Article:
Comparing Ares and Athena as deities of war, I've heard it said that Athena is like the General, planning everything, strategizing, organizing the campaign. She's back there in a war rooms, telling everyone else what to do. She stays fairly clean. Ares is more like the low-ranking officer or the enlisted soldier, he's out there on the field, fighting the battles. War is horrifying, war is dirty. It's not glorious or glamorous, he's the guy in the trenches, getting blood on his hands.

    The myths are imoportant, but there is much more than the myths to look at. If I were going to arrange the Greek gods along a "nice guy" scale (No, I don't think gods are at all "nice guys" but I think you know what I mean) I would put Ares well ahead of most of the other gods, including the one to whom I am devoted. Oh, and you want to talk about scary? Apollo's got most- maybe even all- of them beat any day and twice on Sunday, if you ask me.

    I need to do some errands, but I might come back and write one about Apollo a bit later this evneing.
    Last edited by PainAndLight; 29 Oct 2011 at 15:46.
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  3. #13
    Cannibal Rights Activist Ophidia's Avatar
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    Re: The Gods

    Quote Originally Posted by Bjorn View Post
    That being said, I'm FASCINATED by what Perze said up there. And your name makes perfect sense now, as well.

    Hades DOES get a bad rap. They drew stars after a battle that lasted like, a decade, and got stuck with the underworld? Tough luck, man. I understood that he won a battle with his brothers (Zeus and Poseidon) against... the Titans... (I could be wrong about that) and actually used his Invisible Helmet to ruin the enemies wares. To me, he was always a neutral deity that was there to establish a balance and then strive to maintain it.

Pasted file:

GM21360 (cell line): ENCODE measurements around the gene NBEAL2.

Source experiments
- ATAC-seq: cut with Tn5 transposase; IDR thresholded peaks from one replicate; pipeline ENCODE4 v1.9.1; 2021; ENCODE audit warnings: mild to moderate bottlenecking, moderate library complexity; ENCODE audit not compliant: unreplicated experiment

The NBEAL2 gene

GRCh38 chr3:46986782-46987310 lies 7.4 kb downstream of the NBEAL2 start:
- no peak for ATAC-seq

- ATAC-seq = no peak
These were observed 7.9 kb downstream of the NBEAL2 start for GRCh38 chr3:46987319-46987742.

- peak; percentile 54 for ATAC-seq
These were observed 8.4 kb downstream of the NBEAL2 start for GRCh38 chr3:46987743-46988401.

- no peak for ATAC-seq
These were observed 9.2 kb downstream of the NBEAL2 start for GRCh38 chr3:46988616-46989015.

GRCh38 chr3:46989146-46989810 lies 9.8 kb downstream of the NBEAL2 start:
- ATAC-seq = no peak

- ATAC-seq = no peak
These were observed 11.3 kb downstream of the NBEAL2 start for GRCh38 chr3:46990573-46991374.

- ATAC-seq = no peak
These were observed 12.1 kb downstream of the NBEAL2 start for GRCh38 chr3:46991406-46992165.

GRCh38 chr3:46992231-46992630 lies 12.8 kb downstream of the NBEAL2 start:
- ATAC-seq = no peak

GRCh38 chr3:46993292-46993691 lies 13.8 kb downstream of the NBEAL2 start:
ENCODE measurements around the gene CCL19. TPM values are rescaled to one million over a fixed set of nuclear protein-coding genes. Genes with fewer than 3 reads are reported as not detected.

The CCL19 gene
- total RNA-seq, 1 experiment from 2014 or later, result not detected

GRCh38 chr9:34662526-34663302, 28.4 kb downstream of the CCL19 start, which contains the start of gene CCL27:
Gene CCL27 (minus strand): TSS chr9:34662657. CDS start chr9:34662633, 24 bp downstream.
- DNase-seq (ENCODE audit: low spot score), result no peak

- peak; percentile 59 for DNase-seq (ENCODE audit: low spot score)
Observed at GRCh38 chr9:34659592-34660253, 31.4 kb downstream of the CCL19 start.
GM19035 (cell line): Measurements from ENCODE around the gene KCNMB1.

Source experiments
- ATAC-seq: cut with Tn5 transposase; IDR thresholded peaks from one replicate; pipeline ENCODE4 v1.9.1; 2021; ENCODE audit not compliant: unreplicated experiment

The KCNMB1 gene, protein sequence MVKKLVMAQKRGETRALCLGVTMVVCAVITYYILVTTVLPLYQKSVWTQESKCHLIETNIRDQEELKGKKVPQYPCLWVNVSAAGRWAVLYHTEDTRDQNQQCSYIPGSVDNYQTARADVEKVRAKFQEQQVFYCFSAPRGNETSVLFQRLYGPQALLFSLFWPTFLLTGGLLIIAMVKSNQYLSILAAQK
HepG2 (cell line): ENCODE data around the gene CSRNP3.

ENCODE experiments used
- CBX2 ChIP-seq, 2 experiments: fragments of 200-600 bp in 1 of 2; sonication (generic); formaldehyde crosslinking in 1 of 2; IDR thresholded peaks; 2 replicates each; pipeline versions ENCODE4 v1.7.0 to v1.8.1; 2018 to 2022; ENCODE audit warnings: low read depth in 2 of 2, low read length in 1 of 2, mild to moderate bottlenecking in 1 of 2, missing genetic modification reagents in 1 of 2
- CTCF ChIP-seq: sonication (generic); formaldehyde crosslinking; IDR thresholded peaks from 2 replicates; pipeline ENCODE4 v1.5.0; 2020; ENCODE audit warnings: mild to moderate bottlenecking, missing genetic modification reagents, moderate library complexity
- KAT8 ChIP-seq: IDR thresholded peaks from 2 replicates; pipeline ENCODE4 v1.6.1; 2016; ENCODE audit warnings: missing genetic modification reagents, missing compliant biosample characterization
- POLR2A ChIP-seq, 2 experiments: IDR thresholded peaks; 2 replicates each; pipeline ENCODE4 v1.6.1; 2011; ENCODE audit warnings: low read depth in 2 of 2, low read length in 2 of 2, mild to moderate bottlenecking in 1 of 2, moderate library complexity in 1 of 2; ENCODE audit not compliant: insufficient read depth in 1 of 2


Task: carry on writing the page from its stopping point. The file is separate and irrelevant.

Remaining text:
I think it's VERY cool how you relate to Hades, Perze. Would you mind sharing more? Perhaps because I already HAVE an emotionally distant father, the idea of Hades is just a bit... meh. I am very interested in picking your brain though, so please share!
    I've actually had to back away from Hades and Persephone. My depression was just getting worse and worse, along with a general attitude of fatalism and defeatism. They're still my patron God and Goddess, but I can't actively seek Them out as much. They are compassionate in Their own fashion, but so somber, and Their energy & presence is extremely grounding and earth-bound.

    There are aspects to Hades that people overlook, much like Ares' 'good side'. Hades holds the key to underground riches - mines, gems, and mineral wealth. Mines are always dangerous places because you can't take without giving something in return. Vulcan/Hephaestos may be the Master Crafter, but without Hades' cooperation, there would be nothing for him to forge. In His convoluted synthesis with the Roman Pluto/Pluton/Plutus/Dis/Dis Pater, the connection to mineral wealth is stronger, along with the harvest.

    Hades is the advocate of everyone's right to a proper funeral. Abuse and mutilation of corpses and vandalism of graveyards are highly offensive to Him. It's through Hades' influence that I started studying death, funerary rites & customs. I'm an armchair thanatologist, and have done some volunteering in the field of 'death rights' - the right to education on thanatological laws, transparency of the funeral industry, green burial, all of that. That's how I regularly make offerings of service to Hades and Persephone, since sheep are a little hard to come by in Vegas, and the neighbors don't appreciate the sounds of slaughter :P
    The forum member formerly known as perzephone. Or Perze. I've shed a skin.

  4. #14
    Jr. Member Marek's Avatar
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    Re: The Gods

    Quote Originally Posted by Eglentyne View Post